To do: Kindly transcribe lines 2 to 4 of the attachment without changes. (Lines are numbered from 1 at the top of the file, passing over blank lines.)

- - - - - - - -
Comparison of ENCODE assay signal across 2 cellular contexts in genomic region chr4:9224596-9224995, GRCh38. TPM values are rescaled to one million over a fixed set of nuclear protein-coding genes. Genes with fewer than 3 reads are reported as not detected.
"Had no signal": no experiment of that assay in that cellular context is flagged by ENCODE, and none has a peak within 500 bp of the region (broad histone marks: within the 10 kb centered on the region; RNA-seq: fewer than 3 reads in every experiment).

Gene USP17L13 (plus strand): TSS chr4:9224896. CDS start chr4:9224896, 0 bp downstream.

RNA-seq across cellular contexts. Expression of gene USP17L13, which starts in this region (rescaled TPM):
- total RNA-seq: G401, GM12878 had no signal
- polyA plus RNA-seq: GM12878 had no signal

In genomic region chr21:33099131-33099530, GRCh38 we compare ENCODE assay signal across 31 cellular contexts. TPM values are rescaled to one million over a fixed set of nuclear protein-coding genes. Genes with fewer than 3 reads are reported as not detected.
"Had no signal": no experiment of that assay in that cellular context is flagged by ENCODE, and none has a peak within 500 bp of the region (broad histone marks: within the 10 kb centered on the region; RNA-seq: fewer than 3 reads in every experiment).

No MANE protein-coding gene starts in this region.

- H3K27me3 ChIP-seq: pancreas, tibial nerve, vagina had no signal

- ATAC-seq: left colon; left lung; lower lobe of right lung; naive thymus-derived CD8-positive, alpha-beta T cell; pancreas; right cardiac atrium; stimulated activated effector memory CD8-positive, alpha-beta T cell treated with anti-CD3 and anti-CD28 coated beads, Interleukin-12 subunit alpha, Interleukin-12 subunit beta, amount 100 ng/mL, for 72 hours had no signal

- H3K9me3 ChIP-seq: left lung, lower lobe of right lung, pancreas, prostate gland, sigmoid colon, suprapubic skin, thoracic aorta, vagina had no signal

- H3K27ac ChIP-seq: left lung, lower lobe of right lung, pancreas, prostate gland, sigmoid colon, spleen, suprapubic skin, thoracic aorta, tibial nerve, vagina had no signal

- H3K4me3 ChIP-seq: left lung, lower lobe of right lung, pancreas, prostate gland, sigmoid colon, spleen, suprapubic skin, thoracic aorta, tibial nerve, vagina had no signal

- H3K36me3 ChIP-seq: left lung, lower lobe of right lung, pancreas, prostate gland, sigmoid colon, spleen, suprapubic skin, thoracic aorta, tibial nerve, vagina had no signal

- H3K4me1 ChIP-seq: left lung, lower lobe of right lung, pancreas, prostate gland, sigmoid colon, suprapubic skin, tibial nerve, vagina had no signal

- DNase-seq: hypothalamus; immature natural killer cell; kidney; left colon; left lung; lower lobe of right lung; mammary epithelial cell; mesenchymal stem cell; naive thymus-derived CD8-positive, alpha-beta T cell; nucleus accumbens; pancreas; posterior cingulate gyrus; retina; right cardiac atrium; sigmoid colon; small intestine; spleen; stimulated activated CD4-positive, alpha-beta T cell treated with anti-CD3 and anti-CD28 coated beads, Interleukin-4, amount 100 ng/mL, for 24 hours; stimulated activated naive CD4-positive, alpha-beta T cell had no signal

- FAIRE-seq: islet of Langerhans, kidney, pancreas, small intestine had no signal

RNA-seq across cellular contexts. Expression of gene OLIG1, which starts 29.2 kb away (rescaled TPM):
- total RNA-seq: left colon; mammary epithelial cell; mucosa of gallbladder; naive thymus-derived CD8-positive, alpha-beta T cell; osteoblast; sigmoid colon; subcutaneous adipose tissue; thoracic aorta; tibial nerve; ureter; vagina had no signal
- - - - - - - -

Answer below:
"Had no signal": no experiment of that assay in that cellular context is flagged by ENCODE, and none has a peak within 500 bp of the region (broad histone marks: within the 10 kb centered on the region; RNA-seq: fewer than 3 reads in every experiment).

Gene USP17L13 (plus strand): TSS chr4:9224896. CDS start chr4:9224896, 0 bp downstream.

RNA-seq across cellular contexts. Expression of gene USP17L13, which starts in this region (rescaled TPM):